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Ivory Coast rivals face off as election campaign turns ugly

4 min

Clashes broke out Thursday ahead of Ivory Coast's tense presidential run-off as President Laurent Gbagbo and rival Alassane Ouattara faced off in a televised debate. Gbagbo said he would enforce a curfew after Sunday's vote to prevent unrest.


AP - Ivory Coast votes for a president Sunday hoping to end a decade of instability in the once-booming country, following a second-round election campaign marred by bloodshed.

Ivorians are seeking to stabilise what was once west Africa's most prosperous country, beset by civil war and political deadlock following a 1999 coup, with elections put off six times in the past five years.
The contenders, President Laurent Gbagbo and his old rival, former prime minister Alassane Ouattara, are looking to grab votes from defeated candidate Henri Konan Bedie, amid complex ethnic and political loyalties.

"Eleven years of turbulence is enough. It's time to stop it," Gbagbo said Thursday in the country's first-ever televised election debate. Both he and Ouattara called for a free and peaceful vote.

Having hardened their tone in recent days the two debated calmly on screen, but continued to blame each other for violence and the political crisis that has crippled the country.
Ggagbo has argued that he has a track record of leadership to steer the country to peace, while Ouattara's backers tout his economic credentials as a former executive of the International Monetary Fund.
"I am a former economist. I ask you to trust me," Ouattara said Thursday in the debate, promising to draw investors to Ivory Coast, the source of much of the world's cocoa and other commodities.
Gbagbo retorted that in a president "people aren't necessarily looking for a good economist. The great leaders weren't necessarily all good economists... You have to know how to lead a state."
Gbagbo, who has held on to power since his term expired in 2005 and is fighting for re-election, won 38 percent of the first-round vote last month and his old rival, former prime minister Ouattara, took 32 percent.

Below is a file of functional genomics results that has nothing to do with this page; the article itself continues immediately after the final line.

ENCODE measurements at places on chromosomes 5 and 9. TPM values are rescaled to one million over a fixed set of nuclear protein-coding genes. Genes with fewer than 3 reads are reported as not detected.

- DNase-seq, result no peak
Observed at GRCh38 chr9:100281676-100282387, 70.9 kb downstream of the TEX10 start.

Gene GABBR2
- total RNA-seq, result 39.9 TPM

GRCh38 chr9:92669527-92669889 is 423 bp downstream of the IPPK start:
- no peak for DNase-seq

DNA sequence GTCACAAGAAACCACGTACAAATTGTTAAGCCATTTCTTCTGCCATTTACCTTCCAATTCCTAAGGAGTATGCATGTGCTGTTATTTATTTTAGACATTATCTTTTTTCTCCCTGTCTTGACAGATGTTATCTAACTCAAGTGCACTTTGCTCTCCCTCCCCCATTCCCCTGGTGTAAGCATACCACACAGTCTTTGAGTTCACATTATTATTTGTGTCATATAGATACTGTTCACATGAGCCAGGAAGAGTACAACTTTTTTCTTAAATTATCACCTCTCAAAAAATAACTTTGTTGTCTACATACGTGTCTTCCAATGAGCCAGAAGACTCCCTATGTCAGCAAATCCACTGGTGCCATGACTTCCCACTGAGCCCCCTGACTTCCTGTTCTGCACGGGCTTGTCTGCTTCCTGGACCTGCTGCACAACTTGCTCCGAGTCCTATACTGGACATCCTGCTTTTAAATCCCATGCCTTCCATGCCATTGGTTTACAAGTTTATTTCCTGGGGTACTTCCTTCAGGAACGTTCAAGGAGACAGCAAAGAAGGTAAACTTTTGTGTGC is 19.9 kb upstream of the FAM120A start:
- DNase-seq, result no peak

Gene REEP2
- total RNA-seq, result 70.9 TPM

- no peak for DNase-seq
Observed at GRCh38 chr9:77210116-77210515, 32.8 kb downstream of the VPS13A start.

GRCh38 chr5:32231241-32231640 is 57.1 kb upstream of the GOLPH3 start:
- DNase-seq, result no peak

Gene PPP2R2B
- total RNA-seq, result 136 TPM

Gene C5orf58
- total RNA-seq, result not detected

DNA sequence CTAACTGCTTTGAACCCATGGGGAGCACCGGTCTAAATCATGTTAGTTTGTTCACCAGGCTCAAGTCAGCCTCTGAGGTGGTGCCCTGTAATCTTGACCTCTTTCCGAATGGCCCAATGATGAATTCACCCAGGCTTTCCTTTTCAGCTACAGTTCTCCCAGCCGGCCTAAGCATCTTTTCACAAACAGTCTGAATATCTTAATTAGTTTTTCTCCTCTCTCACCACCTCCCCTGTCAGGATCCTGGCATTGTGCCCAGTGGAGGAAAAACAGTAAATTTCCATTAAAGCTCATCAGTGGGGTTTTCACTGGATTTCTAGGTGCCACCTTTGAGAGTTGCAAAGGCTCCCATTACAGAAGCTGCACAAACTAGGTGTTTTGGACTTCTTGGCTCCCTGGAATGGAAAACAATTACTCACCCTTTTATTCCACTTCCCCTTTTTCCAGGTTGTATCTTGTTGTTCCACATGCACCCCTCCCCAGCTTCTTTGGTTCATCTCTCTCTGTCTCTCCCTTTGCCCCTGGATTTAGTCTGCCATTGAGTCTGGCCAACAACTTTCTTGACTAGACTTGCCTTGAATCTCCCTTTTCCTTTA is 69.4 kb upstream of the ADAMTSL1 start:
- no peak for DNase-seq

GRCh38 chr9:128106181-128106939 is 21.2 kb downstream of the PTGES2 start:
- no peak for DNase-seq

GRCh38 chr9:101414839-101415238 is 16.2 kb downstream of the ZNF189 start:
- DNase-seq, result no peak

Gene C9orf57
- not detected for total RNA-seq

And while third-placed Bedie, now out of the running, has called for his supporters to back Ouattara, it is by no means clear how many of them will heed him.
Calls for calm have multiplied and international forces have bolstered their deployments amid street clashes between rival supporters which turned deadly Thursday.
Officials said a Ouattara supporter stabbed to death a young Gbagbo backer in Bayota, a western pro-Gbagbo stronghold.
Gbagbo said he would enforce a curfew on Sunday after voting had finished to prevent unrest.
2010-11-26 08:41-WB EN TOP STORY

"The elections must take place, but from 10:00 pm (2200 GMT), when the ballots are being returned, there must be a curfew so the streets will be free and police and gendarmes will patrol," Gbagbo said in the debate.

Ouattara said the disturbances were "localised" but added: "I want to say to all my countrymen that these elections must be peaceful."
He added: "I hope to win because I want to offer something to my country (but) if I lose, it's not a problem," he said during the debate.
Religious leaders, the United Nations mission and the European Union have also urged calm ahead of the decisive vote, aimed at turning the page after a civil war split the country in two in 2002.
EU foreign affairs chief Catherine Ashton expressed concern that the campaign was "radicalising", which could pose security risks. She called for a "dignified and non-violent campaign."
"The first round was relatively peaceful, despite technical flaws, but both camps could now be tempted, in the event of defeat, to contest the results in the street," analysts at the International Crisis Group warned in a report.
It said Sunday was "a unique opportunity to end a decade of crisis and recurring violence, as well as an unexpected chance to create the conditions for an economic revival that would be important for all West Africa."



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